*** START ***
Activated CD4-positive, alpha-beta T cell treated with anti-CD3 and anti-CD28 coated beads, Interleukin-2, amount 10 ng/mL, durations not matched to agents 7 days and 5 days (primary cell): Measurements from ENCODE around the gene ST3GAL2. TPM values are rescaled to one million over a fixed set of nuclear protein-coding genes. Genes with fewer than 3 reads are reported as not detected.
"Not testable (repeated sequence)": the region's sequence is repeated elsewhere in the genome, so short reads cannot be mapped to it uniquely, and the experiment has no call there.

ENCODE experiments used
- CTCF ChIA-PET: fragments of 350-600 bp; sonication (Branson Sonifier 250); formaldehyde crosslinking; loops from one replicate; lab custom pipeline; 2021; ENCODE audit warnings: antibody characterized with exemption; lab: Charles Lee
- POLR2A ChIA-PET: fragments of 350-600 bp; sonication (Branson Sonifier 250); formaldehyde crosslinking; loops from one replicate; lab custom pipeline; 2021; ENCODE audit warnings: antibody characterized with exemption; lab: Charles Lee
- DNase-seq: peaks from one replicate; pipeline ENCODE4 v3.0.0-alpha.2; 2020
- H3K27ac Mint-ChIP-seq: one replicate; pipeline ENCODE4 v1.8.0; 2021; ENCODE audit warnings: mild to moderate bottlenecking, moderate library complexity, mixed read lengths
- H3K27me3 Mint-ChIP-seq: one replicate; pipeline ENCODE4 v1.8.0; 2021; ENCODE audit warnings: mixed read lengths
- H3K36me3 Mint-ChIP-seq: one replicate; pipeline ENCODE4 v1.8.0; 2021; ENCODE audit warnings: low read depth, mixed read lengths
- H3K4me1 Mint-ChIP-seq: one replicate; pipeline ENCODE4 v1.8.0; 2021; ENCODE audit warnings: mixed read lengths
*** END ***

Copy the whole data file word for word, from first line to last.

Activated CD4-positive, alpha-beta T cell treated with anti-CD3 and anti-CD28 coated beads, Interleukin-2, amount 10 ng/mL, durations not matched to agents 7 days and 5 days (primary cell): Measurements from ENCODE around the gene ST3GAL2. TPM values are rescaled to one million over a fixed set of nuclear protein-coding genes. Genes with fewer than 3 reads are reported as not detected.
"Not testable (repeated sequence)": the region's sequence is repeated elsewhere in the genome, so short reads cannot be mapped to it uniquely, and the experiment has no call there.

ENCODE experiments used
- CTCF ChIA-PET: fragments of 350-600 bp; sonication (Branson Sonifier 250); formaldehyde crosslinking; loops from one replicate; lab custom pipeline; 2021; ENCODE audit warnings: antibody characterized with exemption; lab: Charles Lee
- POLR2A ChIA-PET: fragments of 350-600 bp; sonication (Branson Sonifier 250); formaldehyde crosslinking; loops from one replicate; lab custom pipeline; 2021; ENCODE audit warnings: antibody characterized with exemption; lab: Charles Lee
- DNase-seq: peaks from one replicate; pipeline ENCODE4 v3.0.0-alpha.2; 2020
- H3K27ac Mint-ChIP-seq: one replicate; pipeline ENCODE4 v1.8.0; 2021; ENCODE audit warnings: mild to moderate bottlenecking, moderate library complexity, mixed read lengths
- H3K27me3 Mint-ChIP-seq: one replicate; pipeline ENCODE4 v1.8.0; 2021; ENCODE audit warnings: mixed read lengths
- H3K36me3 Mint-ChIP-seq: one replicate; pipeline ENCODE4 v1.8.0; 2021; ENCODE audit warnings: low read depth, mixed read lengths
- H3K4me1 Mint-ChIP-seq: one replicate; pipeline ENCODE4 v1.8.0; 2021; ENCODE audit warnings: mixed read lengths